The 'fortifications' surely refer to this site? Who knows. The author for all his long-windedness seems to know the lay of the land.
The Ghost of the Black-Dog.
A man having to walk from Princetown to Plymouth took the road which crosses Roborough Down. He started at four o'clock from the Duchy Hotel, and as he walked at a good swinging pace, hoped to cover the sixteen miles in about three hours and a half. It was a lovely evening in December, cold and frosty, and the stars and a bright moon giving enough light to enable him to see the roadway distinctly zigzagged across the moor. Not a friendly pony or a quiet Neddy crossed his path as he strode merrily onward whistling as he went.
After a while the desolation of the scene seemed to strike him, and he felt terribly alone among the boulders and huge masses of gorse which hemmed him in. On, on he pressed, till he came to a village where a wayside inn tempted him to rest awhile and have just one nip of something "short" to keep his spirits up.
Passing the reservoir beds, he came out on an open piece of road, with a pine copse on his right. Just then he fancied he heard the pit-pat of feet gaining upon him. Thinking it was a pedestrian bound for Plymouth, he turned to accost his fellow traveller, but there was no one visible, nor were any footfalls then audible. Immediately on resuming his walk, pit-pat, pit-pat, fell the echoes of feet again. And suddenly there appeared close to his right side an enormous dog, neither mastiff or bloodhound, but what seemed to him to be a Newfoundland of immense size. Dogs were always fond of him, and he of them, so he took no heed of this (to him) lovely canine specimen.
Presently he spoke to him. "Well, doggie, what a beauty you are: how far are you going?" at the same time lifting his hand to pat him. Great was the man's astonishment to find no resisting substance, though the form was certainly there, for his hand passed right through the seeming body of the animal. "Hulloh! what's this?" said the bewildered traveller. As he spoke the great glassy eyes gazed at him; then the beast yawned, and from his throat issued a stream of sulphurous breath. Well, thought the man, I am in for it now! I'll trudge on as fast as legs can carry me, without letting this queer customer think I am actually afraid of him.
With heart beating madly and feet actually flying over the stony way, he hurried down the hill, the dog never for a moment leaving him, or slackening his speed. They soon reached a crossway, not far from the fortifications. When, suddenly the man was startled by a loud report, followed by a blinding flash, as of lightning, which struck him senseless to the ground. At daybreak, he was found by the driver of the mail-cart, lying in the ditch at the roadside in an unconscious state.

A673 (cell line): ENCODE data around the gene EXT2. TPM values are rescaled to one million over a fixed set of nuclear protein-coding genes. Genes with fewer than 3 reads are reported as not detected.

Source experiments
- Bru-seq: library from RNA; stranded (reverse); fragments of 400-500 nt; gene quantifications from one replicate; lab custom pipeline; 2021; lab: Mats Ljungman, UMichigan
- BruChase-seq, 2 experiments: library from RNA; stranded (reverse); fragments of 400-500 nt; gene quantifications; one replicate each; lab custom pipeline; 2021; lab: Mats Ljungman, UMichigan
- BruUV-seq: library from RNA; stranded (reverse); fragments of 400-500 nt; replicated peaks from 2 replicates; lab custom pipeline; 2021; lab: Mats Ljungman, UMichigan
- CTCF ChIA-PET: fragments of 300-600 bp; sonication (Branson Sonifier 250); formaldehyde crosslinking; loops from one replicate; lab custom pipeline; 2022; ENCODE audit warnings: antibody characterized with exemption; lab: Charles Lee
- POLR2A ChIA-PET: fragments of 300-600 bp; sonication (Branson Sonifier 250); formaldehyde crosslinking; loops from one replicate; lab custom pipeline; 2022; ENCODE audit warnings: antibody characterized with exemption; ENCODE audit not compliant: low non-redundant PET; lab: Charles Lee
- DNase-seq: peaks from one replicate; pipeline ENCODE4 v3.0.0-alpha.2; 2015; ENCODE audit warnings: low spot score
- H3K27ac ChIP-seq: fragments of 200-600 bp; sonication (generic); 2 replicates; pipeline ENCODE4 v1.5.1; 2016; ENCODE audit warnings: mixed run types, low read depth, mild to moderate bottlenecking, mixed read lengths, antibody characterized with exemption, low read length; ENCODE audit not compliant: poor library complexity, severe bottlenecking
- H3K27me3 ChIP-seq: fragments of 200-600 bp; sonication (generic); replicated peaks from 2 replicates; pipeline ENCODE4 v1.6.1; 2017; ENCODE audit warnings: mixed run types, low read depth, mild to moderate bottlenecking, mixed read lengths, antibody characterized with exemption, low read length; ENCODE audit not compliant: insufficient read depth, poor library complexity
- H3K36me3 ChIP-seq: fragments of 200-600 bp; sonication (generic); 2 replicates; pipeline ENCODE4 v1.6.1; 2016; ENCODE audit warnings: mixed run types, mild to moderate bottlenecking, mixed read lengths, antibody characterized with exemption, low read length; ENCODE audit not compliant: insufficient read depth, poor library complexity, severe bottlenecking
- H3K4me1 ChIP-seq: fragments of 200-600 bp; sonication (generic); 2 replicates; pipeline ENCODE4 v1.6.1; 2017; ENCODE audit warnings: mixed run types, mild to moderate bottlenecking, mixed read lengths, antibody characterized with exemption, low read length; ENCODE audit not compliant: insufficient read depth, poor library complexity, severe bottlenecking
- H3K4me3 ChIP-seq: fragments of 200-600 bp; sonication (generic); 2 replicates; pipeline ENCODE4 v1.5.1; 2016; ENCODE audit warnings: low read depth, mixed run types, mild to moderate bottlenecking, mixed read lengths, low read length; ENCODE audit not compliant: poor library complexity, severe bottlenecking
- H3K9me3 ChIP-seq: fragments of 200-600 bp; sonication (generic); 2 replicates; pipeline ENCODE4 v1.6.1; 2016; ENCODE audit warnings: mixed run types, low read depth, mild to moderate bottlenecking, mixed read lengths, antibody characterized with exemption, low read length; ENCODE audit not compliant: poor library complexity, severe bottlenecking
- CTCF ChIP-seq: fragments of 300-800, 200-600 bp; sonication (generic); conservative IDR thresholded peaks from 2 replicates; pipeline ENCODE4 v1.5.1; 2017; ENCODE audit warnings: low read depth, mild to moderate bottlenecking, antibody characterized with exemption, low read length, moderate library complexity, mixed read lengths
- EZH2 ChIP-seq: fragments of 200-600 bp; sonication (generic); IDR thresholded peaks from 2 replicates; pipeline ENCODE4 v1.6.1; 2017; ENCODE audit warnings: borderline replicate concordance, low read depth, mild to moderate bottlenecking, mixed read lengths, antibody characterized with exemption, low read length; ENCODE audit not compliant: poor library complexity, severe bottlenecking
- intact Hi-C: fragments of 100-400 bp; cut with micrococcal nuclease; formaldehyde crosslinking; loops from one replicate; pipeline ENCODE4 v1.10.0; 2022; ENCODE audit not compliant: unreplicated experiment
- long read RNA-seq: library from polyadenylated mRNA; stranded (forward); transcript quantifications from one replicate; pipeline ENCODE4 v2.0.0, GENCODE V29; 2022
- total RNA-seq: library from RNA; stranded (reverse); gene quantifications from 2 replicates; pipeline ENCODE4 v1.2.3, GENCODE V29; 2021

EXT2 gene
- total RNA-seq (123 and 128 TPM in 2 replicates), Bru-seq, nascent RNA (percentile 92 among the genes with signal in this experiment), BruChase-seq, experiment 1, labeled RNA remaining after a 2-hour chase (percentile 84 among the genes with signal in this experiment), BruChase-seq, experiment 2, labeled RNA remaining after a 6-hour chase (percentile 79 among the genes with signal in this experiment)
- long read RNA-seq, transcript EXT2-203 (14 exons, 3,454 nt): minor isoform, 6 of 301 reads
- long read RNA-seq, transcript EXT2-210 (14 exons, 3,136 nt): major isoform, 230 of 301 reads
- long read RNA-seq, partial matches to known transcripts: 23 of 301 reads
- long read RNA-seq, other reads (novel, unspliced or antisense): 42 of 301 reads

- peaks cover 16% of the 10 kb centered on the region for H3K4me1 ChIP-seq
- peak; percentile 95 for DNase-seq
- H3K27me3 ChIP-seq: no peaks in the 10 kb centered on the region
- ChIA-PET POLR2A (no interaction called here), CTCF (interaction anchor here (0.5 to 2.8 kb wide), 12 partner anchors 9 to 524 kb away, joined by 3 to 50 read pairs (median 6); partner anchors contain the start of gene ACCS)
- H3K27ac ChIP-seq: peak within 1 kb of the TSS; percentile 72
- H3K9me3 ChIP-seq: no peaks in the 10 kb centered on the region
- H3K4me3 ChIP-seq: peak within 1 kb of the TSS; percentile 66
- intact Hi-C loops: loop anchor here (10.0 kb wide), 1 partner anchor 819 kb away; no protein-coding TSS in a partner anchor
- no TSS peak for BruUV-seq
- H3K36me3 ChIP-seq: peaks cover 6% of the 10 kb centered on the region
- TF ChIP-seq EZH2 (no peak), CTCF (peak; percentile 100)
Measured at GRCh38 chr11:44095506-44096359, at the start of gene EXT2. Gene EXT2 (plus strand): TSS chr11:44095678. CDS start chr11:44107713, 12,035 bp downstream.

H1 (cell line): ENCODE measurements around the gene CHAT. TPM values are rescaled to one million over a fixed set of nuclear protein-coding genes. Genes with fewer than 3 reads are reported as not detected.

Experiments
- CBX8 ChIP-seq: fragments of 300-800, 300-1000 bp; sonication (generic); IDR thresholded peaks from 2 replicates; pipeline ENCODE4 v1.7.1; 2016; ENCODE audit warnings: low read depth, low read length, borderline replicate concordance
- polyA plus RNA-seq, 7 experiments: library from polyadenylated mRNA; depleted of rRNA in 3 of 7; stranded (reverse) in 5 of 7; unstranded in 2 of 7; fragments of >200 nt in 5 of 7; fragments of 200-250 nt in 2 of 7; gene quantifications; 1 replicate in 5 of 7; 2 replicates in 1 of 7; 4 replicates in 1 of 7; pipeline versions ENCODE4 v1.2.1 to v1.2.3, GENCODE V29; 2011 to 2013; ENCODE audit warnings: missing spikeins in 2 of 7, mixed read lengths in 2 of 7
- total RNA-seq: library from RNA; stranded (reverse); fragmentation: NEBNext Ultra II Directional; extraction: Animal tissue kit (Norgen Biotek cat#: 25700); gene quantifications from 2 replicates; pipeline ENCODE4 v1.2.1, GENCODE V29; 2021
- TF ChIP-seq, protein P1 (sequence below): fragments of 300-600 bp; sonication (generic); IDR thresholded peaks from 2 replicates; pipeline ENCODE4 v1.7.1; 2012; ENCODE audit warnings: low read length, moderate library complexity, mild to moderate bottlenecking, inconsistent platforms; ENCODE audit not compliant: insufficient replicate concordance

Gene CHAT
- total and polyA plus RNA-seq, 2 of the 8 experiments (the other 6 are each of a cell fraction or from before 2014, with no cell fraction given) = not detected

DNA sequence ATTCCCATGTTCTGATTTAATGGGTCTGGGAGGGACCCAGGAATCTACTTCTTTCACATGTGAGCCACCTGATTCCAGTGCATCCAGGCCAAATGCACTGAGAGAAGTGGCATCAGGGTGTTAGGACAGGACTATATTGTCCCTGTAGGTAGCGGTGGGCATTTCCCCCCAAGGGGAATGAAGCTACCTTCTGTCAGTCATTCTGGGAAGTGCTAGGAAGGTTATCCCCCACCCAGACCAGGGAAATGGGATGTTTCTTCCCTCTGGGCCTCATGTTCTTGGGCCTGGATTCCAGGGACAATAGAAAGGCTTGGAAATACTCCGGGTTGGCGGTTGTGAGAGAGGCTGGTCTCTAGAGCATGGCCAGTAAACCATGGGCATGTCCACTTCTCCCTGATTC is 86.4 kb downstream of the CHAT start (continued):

Tradition says, that a foul murder was many years ago committed at this spot, and the victim's dog is doomed to traverse this road and kill every man he encounters, until the perpetrator of the deed has perished by his instrumentality.
There are similar legends of the doings of the Black Dog throughout the county, and many wayside public houses have "The Black Dog" for a sign.
From Nummits and Crummits by Sarah Hewett (1900). It's rather dramatised up, I'm sure most Black Dogs aren't so mean. It also reminds me of something I'm rather interested in at the moment, the 21st century tale of the Big Cat (which is also often black).
Description of the site, on Roborough Down next to the Plymouth - Yelverton road (A386):
Early Iron Age Camp.
The camp is formed of circular earthworks; there is no evidence of any stone being used. The outer bank is 100 yards in diameter, the smaller one, or Keep, 100 feet across. To the south the inner bank is still further protected by a sickle-shaped breastwork or agger. The camp is approached by two embanked ways, one from the main road, the other going north east from the camp, crossing both the Buckland road and the main Plymouth-Tavistock road, and can be traced to the south-eastern end of the golf links. The inner bank has been heavily planted with hawthorns and may well have been used as a pound for stray animals. There is also a small secondary earthwork, 50 feet in diameter, across the road opposite the banked trench, and a long embankment. The camp was almost certainly used as a beacon; on Spry's 16th century map of Plymouth Leat it is marked as Rowben Beacon.
The air photograph shows Saunders' map to be conventionalised. The inner enclosure, "The Keep", is not concentric with the outer rampart but lies to the east of its centre : within it appears to be two small circular enclosures with a rectangular enclosure against their north west sides. The "breastwork" appears to be earlier than the outer rampart and to have extended, formerly, to the west where there is a trace of a low bank. The "embanked trench" does not appear to extend beyond the road at SX 50676421.